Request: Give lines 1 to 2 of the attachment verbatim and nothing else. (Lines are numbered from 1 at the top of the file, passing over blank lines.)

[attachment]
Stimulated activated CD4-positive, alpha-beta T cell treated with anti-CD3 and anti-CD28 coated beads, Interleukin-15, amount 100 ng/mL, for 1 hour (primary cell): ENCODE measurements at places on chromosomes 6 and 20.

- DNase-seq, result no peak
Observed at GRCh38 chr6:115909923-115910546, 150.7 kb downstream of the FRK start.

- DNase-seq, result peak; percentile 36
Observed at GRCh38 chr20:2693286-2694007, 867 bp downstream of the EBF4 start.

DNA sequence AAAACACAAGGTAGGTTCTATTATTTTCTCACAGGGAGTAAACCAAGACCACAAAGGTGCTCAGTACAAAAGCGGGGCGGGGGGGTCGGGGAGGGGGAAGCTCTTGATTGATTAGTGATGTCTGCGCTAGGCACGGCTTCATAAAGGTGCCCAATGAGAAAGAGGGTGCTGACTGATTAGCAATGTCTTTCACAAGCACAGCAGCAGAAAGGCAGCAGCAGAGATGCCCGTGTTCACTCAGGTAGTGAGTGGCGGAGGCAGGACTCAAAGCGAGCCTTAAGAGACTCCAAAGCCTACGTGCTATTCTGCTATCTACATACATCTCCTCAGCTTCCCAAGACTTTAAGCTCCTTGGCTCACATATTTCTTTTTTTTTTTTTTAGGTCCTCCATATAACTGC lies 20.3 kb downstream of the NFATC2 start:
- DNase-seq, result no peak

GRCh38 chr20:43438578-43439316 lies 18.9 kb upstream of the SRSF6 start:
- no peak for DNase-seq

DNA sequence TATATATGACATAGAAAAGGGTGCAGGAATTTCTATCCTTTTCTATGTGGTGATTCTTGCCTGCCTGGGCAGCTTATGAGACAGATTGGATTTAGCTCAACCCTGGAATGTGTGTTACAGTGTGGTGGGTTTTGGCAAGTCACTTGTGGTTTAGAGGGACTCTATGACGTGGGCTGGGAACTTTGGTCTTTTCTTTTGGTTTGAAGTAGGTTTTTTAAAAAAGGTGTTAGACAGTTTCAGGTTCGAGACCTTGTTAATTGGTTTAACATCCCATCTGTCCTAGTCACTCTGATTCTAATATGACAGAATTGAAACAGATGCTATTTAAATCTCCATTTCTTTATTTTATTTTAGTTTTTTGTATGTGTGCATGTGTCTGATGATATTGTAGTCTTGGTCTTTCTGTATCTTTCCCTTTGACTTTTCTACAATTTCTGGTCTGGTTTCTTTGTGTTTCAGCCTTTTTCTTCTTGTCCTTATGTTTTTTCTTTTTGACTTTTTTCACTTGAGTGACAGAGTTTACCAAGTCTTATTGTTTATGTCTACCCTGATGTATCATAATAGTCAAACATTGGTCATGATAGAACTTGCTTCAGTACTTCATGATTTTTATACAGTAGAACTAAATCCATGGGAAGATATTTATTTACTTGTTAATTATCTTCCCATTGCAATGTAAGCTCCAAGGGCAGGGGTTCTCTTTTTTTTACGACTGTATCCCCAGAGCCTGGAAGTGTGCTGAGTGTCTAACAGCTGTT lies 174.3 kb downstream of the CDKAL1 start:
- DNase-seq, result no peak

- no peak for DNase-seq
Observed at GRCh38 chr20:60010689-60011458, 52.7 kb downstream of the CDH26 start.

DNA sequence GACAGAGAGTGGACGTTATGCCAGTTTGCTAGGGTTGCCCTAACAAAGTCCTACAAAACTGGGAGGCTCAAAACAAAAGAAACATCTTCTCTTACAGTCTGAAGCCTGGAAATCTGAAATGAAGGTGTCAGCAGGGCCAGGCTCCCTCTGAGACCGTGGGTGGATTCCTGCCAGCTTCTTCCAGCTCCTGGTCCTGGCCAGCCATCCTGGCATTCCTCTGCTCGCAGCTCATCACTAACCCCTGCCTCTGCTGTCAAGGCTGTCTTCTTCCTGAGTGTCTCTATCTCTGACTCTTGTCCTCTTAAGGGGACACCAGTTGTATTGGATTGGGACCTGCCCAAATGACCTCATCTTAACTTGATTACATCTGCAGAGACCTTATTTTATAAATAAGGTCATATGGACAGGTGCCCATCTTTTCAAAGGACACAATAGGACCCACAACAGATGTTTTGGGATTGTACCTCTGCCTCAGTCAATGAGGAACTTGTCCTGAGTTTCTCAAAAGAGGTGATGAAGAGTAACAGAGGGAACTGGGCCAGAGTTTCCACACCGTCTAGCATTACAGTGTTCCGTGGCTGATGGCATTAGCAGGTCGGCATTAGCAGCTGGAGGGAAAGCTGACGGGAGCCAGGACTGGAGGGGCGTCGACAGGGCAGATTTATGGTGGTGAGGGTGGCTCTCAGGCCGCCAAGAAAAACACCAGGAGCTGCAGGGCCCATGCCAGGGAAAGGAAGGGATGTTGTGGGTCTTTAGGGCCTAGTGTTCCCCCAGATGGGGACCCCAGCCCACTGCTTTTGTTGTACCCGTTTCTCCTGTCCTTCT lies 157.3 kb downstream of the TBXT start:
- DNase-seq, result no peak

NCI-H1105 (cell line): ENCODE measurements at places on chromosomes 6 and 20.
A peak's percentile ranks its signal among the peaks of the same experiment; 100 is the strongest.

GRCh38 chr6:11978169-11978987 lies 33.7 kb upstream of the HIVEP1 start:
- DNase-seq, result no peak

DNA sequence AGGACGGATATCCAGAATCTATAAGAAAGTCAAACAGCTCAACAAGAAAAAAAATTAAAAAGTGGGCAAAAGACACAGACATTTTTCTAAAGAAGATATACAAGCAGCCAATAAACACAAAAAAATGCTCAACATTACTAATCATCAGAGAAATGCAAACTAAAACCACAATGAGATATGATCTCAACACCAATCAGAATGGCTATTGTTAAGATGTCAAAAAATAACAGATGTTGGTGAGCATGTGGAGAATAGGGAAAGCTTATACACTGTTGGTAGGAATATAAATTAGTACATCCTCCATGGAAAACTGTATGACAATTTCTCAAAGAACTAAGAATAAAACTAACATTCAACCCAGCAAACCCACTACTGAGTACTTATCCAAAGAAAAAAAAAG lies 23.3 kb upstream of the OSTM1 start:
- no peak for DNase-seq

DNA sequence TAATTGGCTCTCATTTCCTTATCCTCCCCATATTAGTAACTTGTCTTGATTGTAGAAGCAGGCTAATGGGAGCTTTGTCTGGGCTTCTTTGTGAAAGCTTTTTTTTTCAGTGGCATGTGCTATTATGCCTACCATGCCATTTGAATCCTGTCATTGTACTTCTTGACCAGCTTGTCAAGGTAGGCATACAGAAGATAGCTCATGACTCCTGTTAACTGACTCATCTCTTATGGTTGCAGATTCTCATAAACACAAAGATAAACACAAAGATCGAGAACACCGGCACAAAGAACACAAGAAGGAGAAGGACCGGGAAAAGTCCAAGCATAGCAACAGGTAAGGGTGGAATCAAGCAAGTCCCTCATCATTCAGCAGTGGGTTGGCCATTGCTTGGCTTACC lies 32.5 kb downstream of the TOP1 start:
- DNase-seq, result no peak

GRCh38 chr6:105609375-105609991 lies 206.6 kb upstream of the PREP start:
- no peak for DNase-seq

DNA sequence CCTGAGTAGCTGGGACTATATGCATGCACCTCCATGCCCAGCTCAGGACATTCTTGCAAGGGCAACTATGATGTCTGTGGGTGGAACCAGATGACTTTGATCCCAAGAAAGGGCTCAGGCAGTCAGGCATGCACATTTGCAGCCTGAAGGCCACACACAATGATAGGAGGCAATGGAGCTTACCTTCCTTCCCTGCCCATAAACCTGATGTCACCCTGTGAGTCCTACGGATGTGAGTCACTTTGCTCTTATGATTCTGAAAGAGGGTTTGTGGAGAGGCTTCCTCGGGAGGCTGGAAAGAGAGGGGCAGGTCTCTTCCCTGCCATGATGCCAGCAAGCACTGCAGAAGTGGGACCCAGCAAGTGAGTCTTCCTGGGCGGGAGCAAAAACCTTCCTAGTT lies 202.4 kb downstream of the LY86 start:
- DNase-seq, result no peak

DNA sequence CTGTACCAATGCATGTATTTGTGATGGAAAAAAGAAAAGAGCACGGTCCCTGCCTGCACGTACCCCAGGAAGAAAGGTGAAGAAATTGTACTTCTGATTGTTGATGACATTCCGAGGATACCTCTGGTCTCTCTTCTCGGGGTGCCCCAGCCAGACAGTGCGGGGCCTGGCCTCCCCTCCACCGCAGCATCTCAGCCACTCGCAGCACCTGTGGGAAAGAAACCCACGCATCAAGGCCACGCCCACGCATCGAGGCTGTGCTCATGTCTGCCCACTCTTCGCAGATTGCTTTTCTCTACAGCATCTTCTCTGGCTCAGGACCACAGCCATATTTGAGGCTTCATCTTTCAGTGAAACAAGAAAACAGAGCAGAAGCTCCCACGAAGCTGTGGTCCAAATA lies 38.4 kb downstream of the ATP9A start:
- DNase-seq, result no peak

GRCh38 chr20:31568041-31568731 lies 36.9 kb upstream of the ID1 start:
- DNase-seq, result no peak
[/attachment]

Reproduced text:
Stimulated activated CD4-positive, alpha-beta T cell treated with anti-CD3 and anti-CD28 coated beads, Interleukin-15, amount 100 ng/mL, for 1 hour (primary cell): ENCODE measurements at places on chromosomes 6 and 20.

- DNase-seq, result no peak